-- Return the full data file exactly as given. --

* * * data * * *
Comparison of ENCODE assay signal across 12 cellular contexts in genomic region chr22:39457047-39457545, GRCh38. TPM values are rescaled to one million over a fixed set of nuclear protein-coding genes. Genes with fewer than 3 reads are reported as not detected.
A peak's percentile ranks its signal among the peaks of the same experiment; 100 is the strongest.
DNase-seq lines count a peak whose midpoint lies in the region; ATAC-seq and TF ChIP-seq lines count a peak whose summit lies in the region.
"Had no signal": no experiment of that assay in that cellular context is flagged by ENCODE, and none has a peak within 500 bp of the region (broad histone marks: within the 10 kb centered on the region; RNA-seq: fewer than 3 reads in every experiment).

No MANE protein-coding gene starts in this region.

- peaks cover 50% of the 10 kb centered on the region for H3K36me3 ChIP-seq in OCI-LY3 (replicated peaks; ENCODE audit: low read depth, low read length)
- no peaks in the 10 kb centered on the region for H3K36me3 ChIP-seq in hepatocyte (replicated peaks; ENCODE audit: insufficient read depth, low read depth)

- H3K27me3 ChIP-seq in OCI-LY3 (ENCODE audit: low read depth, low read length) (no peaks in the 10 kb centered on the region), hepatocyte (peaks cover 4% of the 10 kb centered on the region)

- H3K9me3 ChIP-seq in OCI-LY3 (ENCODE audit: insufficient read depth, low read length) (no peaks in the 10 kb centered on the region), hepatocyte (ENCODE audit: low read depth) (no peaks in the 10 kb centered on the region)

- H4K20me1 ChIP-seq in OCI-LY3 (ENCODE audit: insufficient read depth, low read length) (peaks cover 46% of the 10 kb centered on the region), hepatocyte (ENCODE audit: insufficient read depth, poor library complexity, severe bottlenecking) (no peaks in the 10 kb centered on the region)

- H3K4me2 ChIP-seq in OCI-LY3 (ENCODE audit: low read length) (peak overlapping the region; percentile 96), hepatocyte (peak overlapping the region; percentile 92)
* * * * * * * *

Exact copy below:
Comparison of ENCODE assay signal across 12 cellular contexts in genomic region chr22:39457047-39457545, GRCh38. TPM values are rescaled to one million over a fixed set of nuclear protein-coding genes. Genes with fewer than 3 reads are reported as not detected.
A peak's percentile ranks its signal among the peaks of the same experiment; 100 is the strongest.
DNase-seq lines count a peak whose midpoint lies in the region; ATAC-seq and TF ChIP-seq lines count a peak whose summit lies in the region.
"Had no signal": no experiment of that assay in that cellular context is flagged by ENCODE, and none has a peak within 500 bp of the region (broad histone marks: within the 10 kb centered on the region; RNA-seq: fewer than 3 reads in every experiment).

No MANE protein-coding gene starts in this region.

- peaks cover 50% of the 10 kb centered on the region for H3K36me3 ChIP-seq in OCI-LY3 (replicated peaks; ENCODE audit: low read depth, low read length)
- no peaks in the 10 kb centered on the region for H3K36me3 ChIP-seq in hepatocyte (replicated peaks; ENCODE audit: insufficient read depth, low read depth)

- H3K27me3 ChIP-seq in OCI-LY3 (ENCODE audit: low read depth, low read length) (no peaks in the 10 kb centered on the region), hepatocyte (peaks cover 4% of the 10 kb centered on the region)

- H3K9me3 ChIP-seq in OCI-LY3 (ENCODE audit: insufficient read depth, low read length) (no peaks in the 10 kb centered on the region), hepatocyte (ENCODE audit: low read depth) (no peaks in the 10 kb centered on the region)

- H4K20me1 ChIP-seq in OCI-LY3 (ENCODE audit: insufficient read depth, low read length) (peaks cover 46% of the 10 kb centered on the region), hepatocyte (ENCODE audit: insufficient read depth, poor library complexity, severe bottlenecking) (no peaks in the 10 kb centered on the region)

- H3K4me2 ChIP-seq in OCI-LY3 (ENCODE audit: low read length) (peak overlapping the region; percentile 96), hepatocyte (peak overlapping the region; percentile 92)